Wednesday, December 2, 2015

qotd: Senate investigation exposes Gilead’s greed while KFF report shows Part D impact

Senator Ron Wyden
Press Release
December 1, 2015

Wyden-Grassley Sovaldi Investigation Finds Revenue-Driven Pricing
Strategy Behind $84,000 Hepatitis Drug

18-Month Investigation Reveals a Pricing and Marketing Strategy Designed
to Maximize Revenue with Little Concern for Access or Affordability

Senate Finance Committee Ranking Member Ron Wyden, D-Ore., and senior
committee member Chuck Grassley, R-Iowa, today released the results of
an 18-month investigation into the pricing and marketing of Gilead
Sciences' Hepatitis C drug Sovaldi and its second-wave successor,
Harvoni. Drawing from 20,000 pages of internal company documents, dozens
of interviews with health care experts, and a trove of data from
Medicaid programs in 50 states and the District of Columbia, the
investigation found that the company pursued a marketing strategy and
final wholesale price of Sovaldi – $1,000 per pill, or $84,000 for a
single course of treatment – that it believed would maximize revenue.
Building on that price, Harvoni was later introduced at $94,500.
Fostering broad, affordable access was not a key consideration in the
process of setting the wholesale prices.

"Gilead pursued a calculated scheme for pricing and marketing its
Hepatitis C drug based on one primary goal, maximizing revenue,
regardless of the human consequences. There was no concrete evidence in
emails, meeting minutes or presentations that basic financial matters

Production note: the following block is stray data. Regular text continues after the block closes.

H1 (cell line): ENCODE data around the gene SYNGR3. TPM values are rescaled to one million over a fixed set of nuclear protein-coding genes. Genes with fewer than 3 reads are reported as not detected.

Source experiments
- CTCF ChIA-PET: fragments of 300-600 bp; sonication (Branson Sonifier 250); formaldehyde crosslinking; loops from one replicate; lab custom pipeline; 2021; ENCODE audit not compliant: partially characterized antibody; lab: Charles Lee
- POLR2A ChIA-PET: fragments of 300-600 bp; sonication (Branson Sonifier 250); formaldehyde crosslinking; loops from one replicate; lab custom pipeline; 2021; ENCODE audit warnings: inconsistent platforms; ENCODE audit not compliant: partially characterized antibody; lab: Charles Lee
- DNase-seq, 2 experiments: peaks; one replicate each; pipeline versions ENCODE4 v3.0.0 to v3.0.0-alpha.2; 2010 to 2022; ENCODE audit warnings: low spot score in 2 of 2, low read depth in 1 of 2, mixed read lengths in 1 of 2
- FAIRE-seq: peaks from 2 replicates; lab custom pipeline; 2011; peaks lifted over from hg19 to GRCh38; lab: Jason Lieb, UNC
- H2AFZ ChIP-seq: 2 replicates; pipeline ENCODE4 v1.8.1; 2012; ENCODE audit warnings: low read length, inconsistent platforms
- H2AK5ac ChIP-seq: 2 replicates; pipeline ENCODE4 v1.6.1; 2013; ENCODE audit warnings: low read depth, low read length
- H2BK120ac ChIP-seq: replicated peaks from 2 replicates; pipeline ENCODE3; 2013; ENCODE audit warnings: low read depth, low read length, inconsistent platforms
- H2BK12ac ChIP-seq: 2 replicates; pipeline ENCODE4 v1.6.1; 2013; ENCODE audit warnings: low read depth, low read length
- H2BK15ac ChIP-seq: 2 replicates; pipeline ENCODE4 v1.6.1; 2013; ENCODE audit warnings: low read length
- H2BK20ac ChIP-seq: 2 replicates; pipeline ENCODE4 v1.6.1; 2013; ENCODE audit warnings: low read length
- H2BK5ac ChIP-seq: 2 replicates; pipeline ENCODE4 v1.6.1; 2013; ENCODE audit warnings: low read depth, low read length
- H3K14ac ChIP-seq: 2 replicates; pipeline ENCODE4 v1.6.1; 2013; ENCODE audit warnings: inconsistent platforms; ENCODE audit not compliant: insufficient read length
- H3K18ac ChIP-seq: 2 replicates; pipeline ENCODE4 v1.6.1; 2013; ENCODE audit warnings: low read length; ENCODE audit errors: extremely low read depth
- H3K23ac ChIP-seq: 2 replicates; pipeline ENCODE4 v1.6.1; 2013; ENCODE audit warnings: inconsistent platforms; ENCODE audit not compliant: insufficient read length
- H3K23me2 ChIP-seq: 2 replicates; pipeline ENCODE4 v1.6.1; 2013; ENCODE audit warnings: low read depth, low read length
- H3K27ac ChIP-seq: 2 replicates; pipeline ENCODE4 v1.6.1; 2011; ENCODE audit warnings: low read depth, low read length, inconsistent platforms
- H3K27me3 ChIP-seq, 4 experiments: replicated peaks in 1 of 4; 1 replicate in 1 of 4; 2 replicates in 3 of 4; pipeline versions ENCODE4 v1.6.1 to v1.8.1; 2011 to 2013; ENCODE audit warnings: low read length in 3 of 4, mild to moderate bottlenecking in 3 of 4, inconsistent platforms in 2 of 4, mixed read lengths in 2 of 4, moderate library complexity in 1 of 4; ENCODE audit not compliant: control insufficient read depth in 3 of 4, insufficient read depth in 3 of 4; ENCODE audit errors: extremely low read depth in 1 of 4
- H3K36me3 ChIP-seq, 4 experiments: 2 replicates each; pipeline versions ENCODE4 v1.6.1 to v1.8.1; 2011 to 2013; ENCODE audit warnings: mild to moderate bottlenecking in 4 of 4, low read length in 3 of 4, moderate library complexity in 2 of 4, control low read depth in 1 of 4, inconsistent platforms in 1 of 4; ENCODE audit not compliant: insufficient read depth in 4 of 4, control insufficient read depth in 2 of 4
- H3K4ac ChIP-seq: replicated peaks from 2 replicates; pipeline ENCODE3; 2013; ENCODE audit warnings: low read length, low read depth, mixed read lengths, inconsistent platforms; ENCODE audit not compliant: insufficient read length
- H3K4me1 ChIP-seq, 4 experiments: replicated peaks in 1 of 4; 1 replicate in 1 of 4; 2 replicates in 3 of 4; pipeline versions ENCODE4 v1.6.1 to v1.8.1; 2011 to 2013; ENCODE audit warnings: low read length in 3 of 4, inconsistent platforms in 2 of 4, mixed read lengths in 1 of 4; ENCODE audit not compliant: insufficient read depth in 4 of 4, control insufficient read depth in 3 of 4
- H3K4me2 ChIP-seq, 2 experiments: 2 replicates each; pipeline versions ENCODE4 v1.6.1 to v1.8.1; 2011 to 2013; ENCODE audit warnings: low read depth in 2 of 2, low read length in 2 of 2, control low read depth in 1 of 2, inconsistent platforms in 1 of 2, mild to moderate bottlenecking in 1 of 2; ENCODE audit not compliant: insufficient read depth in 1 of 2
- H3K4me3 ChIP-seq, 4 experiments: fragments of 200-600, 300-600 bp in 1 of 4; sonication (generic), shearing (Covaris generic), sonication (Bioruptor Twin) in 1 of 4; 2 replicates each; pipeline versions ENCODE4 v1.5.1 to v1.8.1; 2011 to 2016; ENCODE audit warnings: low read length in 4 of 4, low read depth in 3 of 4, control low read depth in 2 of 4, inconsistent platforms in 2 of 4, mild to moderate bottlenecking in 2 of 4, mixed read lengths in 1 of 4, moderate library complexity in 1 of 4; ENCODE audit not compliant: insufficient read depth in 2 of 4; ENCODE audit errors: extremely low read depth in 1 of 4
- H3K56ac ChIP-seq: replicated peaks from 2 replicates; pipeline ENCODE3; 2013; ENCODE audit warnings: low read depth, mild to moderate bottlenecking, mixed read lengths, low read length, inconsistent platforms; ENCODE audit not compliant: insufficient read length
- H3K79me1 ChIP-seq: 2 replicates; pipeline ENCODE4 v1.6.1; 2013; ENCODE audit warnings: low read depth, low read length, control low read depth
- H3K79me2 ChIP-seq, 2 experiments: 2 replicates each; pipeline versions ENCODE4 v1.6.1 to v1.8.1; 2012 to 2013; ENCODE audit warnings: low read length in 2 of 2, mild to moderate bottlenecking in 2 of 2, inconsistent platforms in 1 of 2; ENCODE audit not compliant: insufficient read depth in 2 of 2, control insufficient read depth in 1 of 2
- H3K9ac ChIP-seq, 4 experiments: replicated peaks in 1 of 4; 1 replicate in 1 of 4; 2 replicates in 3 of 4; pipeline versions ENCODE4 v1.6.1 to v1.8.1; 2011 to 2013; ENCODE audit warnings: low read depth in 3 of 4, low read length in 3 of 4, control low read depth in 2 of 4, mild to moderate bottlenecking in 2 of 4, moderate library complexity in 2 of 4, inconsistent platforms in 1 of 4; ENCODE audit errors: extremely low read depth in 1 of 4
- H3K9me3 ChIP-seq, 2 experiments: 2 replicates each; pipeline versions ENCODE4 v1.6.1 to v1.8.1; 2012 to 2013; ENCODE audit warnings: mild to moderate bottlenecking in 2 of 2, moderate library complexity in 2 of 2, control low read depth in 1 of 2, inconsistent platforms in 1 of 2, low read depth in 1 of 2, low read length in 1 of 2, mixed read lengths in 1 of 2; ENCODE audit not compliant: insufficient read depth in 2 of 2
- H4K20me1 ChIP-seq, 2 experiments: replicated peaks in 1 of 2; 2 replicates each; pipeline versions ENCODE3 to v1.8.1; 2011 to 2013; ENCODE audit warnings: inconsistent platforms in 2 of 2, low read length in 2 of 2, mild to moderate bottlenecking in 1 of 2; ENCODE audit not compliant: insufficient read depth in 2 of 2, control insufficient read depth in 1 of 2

such as R&D costs or the multi-billion dollar acquisition of Pharmasset,
the drug's first developer, factored into how Gilead set the price.
Gilead knew these prices would put treatment out of the reach of
millions and cause extraordinary problems for Medicare and Medicaid, but
still the company went ahead. If Gilead's approach to pricing is the
future of how blockbuster drugs are launched, it will cost billions and
billions of dollars to treat just a fraction of patients," Senator Wyden

"The Finance Committee has tremendous responsibility in overseeing the
federal programs paying for prescription drug coverage," Senator
Grassley said. "With that responsibility, the committee should know how
the costs to the public programs and private insurance companies of a
single innovative drug entering the market without competition can have
major effects on which patients get the new drug and when. This report
sheds light on one example of the pricing decisions made by one company
with a new prescription medicine that entered the market without
competition in high demand."

Additional major findings from the investigation include:

* Gilead justified Sovaldi's high price point based on price-per-cure

* Gilead set a high price for Sovaldi with an eye toward ensuring a
future high price for Harvoni

* Gilead underestimated the degree of access restrictions that it
expected would result from its pricing decision

* Despite significant access restrictions, Gilead refused to
significantly lower the net price

* The burdens on Medicare, Medicaid, and the Bureau of Prisons were

The press release includes links to the Executive Summary and 144 page